I got home from walking the dogs this morning and did something extraordinary – I baked a cake. Yes. A cake. First thing this morning, because I saw a recipe on the net and decided I had the time. Yes, the time.
As I folded the chocolate chips into the batter, it occurred to me what I was doing. I stopped for a moment; truly stopped and considered what I was doing. Was I on a hormonal high? Had I hit my head unwittingly during my walk? Why exactly was I making this cake apart from the fact I could? Was it asked for? No, there was no reason apart from the fact I felt like it. It was easy to do.
Would I have considered doing this last year? Hell no. It wouldn’t have even entered my mind. Everything last year – especially towards the end of last year – was an effort. Being a wife, mother and me was an effort. A real effort. Some days I would roll over and go, ‘Christ, another day, really?’. It felt so mundane. It was horrible. I know it was a choice and I did my best but I was tired of being a mother – I say that because I can and it’s allowed. I am human and no one suffered in the making of this story. Well, maybe a little – but I swear it was for their own good.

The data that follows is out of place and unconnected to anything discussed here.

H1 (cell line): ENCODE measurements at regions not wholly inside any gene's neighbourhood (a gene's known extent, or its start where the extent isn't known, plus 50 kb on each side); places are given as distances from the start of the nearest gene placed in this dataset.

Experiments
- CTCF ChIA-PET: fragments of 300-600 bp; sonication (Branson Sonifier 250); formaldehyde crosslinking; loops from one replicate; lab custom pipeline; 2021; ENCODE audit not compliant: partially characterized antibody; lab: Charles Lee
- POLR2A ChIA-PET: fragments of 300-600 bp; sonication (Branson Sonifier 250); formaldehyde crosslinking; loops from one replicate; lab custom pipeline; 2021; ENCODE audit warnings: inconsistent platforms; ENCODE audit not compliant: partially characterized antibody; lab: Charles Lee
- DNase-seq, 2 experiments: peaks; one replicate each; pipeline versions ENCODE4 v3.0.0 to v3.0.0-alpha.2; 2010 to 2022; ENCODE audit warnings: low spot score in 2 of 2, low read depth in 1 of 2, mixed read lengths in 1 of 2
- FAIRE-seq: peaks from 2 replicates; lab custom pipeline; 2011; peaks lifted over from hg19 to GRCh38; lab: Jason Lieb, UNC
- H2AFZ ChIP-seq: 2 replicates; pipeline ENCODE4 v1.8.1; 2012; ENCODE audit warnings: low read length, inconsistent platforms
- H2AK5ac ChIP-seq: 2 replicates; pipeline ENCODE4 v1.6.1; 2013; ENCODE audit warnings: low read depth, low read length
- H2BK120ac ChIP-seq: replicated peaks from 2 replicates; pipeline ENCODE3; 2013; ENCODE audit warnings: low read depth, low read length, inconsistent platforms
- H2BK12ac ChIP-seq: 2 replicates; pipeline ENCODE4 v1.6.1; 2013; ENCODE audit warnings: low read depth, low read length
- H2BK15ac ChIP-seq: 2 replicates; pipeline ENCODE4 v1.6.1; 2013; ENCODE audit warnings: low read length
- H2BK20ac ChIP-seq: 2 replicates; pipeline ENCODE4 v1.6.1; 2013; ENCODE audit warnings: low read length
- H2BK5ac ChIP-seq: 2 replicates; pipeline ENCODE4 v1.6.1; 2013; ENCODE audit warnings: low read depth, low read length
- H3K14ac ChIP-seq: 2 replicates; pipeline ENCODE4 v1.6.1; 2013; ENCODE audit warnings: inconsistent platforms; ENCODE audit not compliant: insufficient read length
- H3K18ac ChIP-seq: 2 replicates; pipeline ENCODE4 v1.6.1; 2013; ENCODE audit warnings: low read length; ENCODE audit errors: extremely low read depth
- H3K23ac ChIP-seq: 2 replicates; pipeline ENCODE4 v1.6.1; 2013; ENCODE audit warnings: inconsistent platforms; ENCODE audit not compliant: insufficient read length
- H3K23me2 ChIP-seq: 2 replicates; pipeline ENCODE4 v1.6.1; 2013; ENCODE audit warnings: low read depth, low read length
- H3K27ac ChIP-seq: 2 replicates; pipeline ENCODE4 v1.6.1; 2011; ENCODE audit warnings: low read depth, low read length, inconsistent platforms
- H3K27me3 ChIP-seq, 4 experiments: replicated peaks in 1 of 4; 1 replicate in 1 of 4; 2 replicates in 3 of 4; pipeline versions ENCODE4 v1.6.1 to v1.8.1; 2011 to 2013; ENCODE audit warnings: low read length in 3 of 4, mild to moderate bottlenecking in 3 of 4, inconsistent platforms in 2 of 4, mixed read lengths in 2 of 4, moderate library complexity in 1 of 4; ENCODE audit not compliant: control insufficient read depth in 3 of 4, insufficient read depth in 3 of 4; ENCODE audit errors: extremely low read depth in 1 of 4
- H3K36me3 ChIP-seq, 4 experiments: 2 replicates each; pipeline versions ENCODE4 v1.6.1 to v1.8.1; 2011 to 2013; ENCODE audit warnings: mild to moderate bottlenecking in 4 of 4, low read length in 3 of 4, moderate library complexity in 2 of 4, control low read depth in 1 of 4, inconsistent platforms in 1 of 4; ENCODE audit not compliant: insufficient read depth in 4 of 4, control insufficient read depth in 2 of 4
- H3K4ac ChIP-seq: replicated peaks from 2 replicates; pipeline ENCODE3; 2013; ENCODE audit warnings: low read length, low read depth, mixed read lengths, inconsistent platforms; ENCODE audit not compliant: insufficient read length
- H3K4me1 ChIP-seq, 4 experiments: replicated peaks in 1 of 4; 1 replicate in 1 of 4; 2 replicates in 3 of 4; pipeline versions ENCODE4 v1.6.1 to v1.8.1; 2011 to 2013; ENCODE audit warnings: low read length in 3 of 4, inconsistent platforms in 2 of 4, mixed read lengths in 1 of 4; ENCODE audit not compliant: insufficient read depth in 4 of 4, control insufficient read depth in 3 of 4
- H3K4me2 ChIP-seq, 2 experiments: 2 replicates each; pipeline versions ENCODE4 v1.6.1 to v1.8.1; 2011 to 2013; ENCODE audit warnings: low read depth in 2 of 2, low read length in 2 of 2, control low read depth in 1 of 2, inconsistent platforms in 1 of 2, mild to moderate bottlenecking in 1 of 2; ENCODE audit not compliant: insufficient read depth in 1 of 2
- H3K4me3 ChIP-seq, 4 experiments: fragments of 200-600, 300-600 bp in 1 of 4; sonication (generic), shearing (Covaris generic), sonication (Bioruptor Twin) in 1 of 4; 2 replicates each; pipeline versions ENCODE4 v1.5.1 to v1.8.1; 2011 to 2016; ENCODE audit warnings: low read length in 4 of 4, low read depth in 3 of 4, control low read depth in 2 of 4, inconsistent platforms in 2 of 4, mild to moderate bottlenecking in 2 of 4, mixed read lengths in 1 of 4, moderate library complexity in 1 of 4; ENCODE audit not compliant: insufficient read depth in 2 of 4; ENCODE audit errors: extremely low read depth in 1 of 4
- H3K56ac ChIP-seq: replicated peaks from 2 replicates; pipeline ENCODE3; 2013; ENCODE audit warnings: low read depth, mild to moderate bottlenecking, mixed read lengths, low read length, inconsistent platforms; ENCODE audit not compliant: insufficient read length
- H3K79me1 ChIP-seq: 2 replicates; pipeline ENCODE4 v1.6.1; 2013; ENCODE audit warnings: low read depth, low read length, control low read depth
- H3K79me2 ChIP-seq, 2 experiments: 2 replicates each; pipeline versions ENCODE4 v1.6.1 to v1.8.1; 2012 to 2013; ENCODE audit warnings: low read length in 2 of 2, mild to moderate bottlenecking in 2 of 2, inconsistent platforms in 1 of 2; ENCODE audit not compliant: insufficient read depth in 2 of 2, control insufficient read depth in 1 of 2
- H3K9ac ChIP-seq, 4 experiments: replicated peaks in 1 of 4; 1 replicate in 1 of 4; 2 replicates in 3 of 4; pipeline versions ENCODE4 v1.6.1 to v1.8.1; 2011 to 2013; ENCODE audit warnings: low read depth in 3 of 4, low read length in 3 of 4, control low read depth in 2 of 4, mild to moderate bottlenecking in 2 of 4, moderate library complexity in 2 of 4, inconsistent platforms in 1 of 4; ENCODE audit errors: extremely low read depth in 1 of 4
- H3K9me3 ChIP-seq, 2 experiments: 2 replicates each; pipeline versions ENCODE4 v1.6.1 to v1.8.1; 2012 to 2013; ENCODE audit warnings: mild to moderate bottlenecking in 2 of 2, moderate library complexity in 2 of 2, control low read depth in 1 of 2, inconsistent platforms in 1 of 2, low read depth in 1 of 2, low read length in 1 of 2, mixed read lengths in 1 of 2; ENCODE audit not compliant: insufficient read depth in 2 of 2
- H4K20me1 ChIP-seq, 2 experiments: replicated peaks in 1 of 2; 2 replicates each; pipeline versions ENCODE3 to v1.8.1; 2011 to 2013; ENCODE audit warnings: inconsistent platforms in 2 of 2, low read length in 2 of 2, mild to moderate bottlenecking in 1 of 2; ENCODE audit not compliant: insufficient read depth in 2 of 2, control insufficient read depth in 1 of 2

Yes, I can hear the gasp and that’s okay. I have learnt to walk the walk and talk the talk. I’m okay if my honesty offends you. Truly. So I will now contradict myself as I feel the need to explain, not only because it’s part of the story, but because I don’t want you to judge me without knowing the whole story.
I have no family here in my sweet country town. I do but I don’t, you know? It’s their choice as well as mine. It works for us – I have my parents who fly down as often as they can, and I have amazing neighbours without whom I would have surely killed my children. They represent what family means to me.
My husband works away four weeks on and off and I (we) love it. So I have it good for six months of the year, but those other six months were, until now, hard work – especially for the first few years. FIFO or not, motherhood is hard work. So apart from my husband and my neighbour, I had no support. No one to fling the kids off to when I needed; I had to find the time somewhere. Sometimes I would turn the TV on and run up the hill or play hide and seek. I would hide and they wouldn’t seek me for 20 minutes while I sat, drank coffee and read a book in the laundry cupboard by torch light – it’s true.
This life was my choice and desperate times called for desperate measures.
I remembered a dear friend saying to me, ‘It’s hard now but it’s worth it in the end; give it a couple of years’. That was when my youngest was born. I think I grunted at her. How could it get easier? They always needed me. There was always stuff to do, never a chance to stop and breathe. Everything was just so damn hard.